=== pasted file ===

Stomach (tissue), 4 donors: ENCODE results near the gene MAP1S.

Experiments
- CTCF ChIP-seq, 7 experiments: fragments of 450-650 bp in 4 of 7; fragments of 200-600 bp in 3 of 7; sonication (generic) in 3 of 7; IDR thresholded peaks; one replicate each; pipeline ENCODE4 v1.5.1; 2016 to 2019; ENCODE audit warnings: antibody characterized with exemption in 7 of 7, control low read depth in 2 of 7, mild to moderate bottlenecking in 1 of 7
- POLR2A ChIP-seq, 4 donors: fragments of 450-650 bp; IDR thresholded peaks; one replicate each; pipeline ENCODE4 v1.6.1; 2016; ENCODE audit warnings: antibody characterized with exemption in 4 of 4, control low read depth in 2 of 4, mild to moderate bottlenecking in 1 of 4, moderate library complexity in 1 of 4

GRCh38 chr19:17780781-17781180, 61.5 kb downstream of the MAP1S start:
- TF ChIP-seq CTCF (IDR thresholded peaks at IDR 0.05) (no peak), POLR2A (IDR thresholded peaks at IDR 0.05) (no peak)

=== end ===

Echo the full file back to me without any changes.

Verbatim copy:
Stomach (tissue), 4 donors: ENCODE results near the gene MAP1S.

Experiments
- CTCF ChIP-seq, 7 experiments: fragments of 450-650 bp in 4 of 7; fragments of 200-600 bp in 3 of 7; sonication (generic) in 3 of 7; IDR thresholded peaks; one replicate each; pipeline ENCODE4 v1.5.1; 2016 to 2019; ENCODE audit warnings: antibody characterized with exemption in 7 of 7, control low read depth in 2 of 7, mild to moderate bottlenecking in 1 of 7
- POLR2A ChIP-seq, 4 donors: fragments of 450-650 bp; IDR thresholded peaks; one replicate each; pipeline ENCODE4 v1.6.1; 2016; ENCODE audit warnings: antibody characterized with exemption in 4 of 4, control low read depth in 2 of 4, mild to moderate bottlenecking in 1 of 4, moderate library complexity in 1 of 4

GRCh38 chr19:17780781-17781180, 61.5 kb downstream of the MAP1S start:
- TF ChIP-seq CTCF (IDR thresholded peaks at IDR 0.05) (no peak), POLR2A (IDR thresholded peaks at IDR 0.05) (no peak)